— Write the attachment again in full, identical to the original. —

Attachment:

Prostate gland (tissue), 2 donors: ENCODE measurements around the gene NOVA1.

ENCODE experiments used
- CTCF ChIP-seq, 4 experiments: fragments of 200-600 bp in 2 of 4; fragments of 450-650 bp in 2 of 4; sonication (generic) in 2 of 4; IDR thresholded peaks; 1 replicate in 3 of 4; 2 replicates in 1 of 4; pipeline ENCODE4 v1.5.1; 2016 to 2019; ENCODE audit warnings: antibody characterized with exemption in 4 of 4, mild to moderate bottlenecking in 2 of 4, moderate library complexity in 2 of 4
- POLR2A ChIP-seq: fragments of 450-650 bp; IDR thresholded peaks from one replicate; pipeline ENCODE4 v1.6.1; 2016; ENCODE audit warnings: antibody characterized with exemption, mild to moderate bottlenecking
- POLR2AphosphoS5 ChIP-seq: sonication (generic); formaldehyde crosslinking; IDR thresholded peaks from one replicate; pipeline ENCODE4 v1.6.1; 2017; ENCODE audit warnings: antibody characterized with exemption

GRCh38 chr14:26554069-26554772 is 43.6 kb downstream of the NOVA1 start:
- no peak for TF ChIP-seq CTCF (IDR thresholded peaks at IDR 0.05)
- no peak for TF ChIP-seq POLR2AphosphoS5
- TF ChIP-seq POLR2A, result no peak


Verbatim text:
Prostate gland (tissue), 2 donors: ENCODE measurements around the gene NOVA1.

ENCODE experiments used
- CTCF ChIP-seq, 4 experiments: fragments of 200-600 bp in 2 of 4; fragments of 450-650 bp in 2 of 4; sonication (generic) in 2 of 4; IDR thresholded peaks; 1 replicate in 3 of 4; 2 replicates in 1 of 4; pipeline ENCODE4 v1.5.1; 2016 to 2019; ENCODE audit warnings: antibody characterized with exemption in 4 of 4, mild to moderate bottlenecking in 2 of 4, moderate library complexity in 2 of 4
- POLR2A ChIP-seq: fragments of 450-650 bp; IDR thresholded peaks from one replicate; pipeline ENCODE4 v1.6.1; 2016; ENCODE audit warnings: antibody characterized with exemption, mild to moderate bottlenecking
- POLR2AphosphoS5 ChIP-seq: sonication (generic); formaldehyde crosslinking; IDR thresholded peaks from one replicate; pipeline ENCODE4 v1.6.1; 2017; ENCODE audit warnings: antibody characterized with exemption

GRCh38 chr14:26554069-26554772 is 43.6 kb downstream of the NOVA1 start:
- no peak for TF ChIP-seq CTCF (IDR thresholded peaks at IDR 0.05)
- no peak for TF ChIP-seq POLR2AphosphoS5
- TF ChIP-seq POLR2A, result no peak